As we pilot our Plymouth into Pensacola, getting into Saenger territory, again the theatre-building tocsin is ringing. It is definitely understood, and newspaper announcements have been made to the effect that the Pryor interests of Virginia, through Chester Hester, will shortly begin construction on The Florida, a house to seat 600, on the main thoroughfare, Palofax [sic], on a site now occupied by the Nobles Building. It is understood that tenants have been served notice to vacate. There is no pronounced boom in Pensacola, so to speak, but the town looks better than on the occasion of our last visit some half dozen years ago. The Pensacola Naval Air Station—the Annapolis of the Air—as it is called, is doing much to stimulate matters hereabouts, in which the motion picture business certainly will get its share.
Only a short while after it opened, the Florida was gutted by fire in 1944, causing $60,000 worth of damage to the Nobles Building. The owners held insurance on both equipment and occupancy, however, and were able to rebuild "a larger and better" theater with increased seating capacity. The Pensacola City Council passed an ordinance permitting more seats to be installed in a theater of its size, but then repealed it a few weeks later. It reopened in 1945 under the ownership of J. C. Hester], who refused to sell popcorn in the lobby, saying it attracted mice, and even frisked patrons to ensure they didn't bring it to the theater. (He eventually relented and began serving the concession.)
Hester retired in 1961, turning operation of the Florida over to Giddens & Rester, which renovated it with new curtains and drapes. The manager was Francis Boucher, who arranged extravagant promotions for many of the movies; for a 1965 showing of Shenandoah, actor Phillip Alford was brought to the city, taken by military escort to a television station for a live interview, and paraded through town with six convertibles full of Naval cadets and "Shenandoah Belles."
The theater was heavily refurbished in 1964 and 1971. was a popular spot for family-friendly movies, especially Walt Disney films. Boucher recalled, "The Disney movies came out on special release, and we would get them before anyone. They used to call the Florida 'the house that Disney built.'" After the 1964 renovation, Walt Disney sent a telegram to the theater. "He called it 'a little gem of a theater,'" said Boucher.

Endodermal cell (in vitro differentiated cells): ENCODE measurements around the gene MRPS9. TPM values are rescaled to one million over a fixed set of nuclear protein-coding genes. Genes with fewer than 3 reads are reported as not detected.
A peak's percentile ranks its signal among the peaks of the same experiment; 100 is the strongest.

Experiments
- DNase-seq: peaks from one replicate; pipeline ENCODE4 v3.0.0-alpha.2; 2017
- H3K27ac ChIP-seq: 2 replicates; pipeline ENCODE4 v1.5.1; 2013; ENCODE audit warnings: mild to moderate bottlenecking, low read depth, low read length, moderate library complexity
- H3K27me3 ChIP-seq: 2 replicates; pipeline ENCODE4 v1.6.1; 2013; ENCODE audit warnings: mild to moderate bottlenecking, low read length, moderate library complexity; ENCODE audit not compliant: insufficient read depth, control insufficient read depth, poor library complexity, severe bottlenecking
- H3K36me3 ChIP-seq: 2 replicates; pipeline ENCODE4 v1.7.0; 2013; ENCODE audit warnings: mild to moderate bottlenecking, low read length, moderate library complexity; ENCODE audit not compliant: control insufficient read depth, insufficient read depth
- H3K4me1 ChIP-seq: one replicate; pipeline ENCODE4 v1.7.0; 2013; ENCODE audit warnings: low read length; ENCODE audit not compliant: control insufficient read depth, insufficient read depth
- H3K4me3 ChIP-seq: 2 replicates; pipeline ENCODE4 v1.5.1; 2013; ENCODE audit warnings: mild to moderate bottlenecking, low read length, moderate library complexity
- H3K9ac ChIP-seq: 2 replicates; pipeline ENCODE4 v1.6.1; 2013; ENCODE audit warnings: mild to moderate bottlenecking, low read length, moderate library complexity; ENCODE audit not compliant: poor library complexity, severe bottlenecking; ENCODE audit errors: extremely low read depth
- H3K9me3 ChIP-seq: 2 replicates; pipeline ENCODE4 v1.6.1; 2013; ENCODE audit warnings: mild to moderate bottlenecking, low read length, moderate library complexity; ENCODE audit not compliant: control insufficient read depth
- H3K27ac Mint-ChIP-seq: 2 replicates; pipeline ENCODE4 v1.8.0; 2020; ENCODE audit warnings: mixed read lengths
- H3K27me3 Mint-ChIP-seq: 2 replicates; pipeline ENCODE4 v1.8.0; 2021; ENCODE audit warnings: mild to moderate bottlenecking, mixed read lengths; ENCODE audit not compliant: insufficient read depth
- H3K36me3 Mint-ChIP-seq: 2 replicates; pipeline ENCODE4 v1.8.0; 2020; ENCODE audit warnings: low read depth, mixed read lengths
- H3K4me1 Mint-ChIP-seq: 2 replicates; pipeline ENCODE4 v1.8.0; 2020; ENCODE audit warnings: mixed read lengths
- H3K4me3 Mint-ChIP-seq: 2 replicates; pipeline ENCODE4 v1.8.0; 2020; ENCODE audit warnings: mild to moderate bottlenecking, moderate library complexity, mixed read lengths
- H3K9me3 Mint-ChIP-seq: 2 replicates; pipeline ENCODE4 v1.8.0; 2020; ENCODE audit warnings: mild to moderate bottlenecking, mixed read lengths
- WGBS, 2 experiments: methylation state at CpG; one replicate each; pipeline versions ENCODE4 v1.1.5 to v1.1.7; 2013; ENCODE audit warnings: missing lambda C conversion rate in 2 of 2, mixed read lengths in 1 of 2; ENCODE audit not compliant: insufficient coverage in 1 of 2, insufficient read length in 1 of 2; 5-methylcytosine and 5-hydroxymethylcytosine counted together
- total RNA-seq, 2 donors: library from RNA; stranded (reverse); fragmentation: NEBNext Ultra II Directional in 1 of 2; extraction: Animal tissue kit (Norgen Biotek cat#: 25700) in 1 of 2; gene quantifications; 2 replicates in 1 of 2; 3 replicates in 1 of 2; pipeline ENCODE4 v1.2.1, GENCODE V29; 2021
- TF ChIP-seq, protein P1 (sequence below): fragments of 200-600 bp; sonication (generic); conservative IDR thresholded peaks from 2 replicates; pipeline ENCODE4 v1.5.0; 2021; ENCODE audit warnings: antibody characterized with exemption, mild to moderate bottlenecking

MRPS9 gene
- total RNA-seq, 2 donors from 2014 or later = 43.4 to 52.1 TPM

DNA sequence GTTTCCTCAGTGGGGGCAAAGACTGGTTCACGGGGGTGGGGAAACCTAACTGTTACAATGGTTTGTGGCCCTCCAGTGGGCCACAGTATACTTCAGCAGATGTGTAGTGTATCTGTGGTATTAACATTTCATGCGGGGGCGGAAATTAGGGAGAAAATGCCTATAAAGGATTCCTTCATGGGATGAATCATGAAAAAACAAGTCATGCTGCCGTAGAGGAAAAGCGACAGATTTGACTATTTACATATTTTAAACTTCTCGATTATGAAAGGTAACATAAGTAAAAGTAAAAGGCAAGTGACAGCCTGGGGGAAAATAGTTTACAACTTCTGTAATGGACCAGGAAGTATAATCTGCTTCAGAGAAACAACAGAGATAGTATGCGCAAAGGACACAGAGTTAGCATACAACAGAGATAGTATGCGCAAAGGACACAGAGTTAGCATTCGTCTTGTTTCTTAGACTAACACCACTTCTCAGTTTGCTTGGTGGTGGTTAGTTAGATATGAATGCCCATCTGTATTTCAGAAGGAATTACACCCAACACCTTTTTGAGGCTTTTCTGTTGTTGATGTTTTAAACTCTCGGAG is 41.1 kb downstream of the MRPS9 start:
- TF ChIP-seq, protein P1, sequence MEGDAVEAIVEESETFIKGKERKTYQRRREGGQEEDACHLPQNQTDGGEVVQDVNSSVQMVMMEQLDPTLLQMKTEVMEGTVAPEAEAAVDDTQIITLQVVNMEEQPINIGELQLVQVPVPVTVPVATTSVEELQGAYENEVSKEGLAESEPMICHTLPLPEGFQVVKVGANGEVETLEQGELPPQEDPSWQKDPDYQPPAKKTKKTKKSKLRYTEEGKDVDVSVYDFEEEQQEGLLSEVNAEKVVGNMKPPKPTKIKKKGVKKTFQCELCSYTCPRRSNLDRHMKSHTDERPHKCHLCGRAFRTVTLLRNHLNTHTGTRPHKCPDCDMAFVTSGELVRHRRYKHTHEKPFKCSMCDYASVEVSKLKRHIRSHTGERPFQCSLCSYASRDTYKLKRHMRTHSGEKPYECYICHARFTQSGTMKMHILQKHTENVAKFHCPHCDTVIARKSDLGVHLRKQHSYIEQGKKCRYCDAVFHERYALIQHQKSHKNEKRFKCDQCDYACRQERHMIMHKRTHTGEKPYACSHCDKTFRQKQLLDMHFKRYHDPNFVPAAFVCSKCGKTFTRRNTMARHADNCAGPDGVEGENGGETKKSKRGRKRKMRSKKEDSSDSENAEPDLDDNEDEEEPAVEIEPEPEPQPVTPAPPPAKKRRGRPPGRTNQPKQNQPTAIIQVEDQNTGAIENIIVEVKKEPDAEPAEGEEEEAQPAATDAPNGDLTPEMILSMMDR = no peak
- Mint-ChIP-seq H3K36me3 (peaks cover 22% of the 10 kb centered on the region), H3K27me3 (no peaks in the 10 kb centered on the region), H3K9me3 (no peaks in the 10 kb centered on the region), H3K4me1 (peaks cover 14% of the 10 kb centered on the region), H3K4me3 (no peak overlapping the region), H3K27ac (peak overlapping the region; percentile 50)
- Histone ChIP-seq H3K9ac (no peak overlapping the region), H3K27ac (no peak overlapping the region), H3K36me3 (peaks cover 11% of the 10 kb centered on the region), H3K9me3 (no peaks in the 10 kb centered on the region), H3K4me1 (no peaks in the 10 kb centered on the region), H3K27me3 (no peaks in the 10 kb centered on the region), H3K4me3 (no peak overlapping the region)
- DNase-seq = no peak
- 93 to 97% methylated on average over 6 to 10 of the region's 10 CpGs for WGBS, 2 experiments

With the opening of the Cordova Cinema, also operated by Giddens & Rester, the Florida no longer got the most popular new movies, which were instead channeled to the newer theater. After a swift decline, the Florida closed on May 13, 1976 with a farewell screening of Gone With The Wind.
After its closure as a movie theater, the Pensacola Little Theatre renovated the building and used it between 1977 and 1996. It was converted to retail space and most recently occupied by Milmo Fine Furnishings, but is vacant as of 2009.
- "The Florida Sunset Fades Into Sunset." Pensacola Journal, May 13, 1976.
- "Palofax St. Gets New Pictorium." Boxoffice, March 8, 1941.
- "Plan New Florida Theatre Following $60,000 Blaze." Boxoffice, November 4, 1944.
- "Code Change to Assist Small House Repealed." Boxoffice, March 10, 1945.
- "Fall Construction of 7 Theatres Blueprinted by Giddens & Rester." Boxoffice, September 20, 1971.
- "New Mobile Theatre for Giddens & Rester." Boxoffice, November 11, 1963.
- "Southern Showmen Go Nautical On 'Boatniks.'" Boxoffice, August 24, 1970.
- "'Shenandoah' Bally Steps Off Record Run." Boxoffice, October 11, 1965.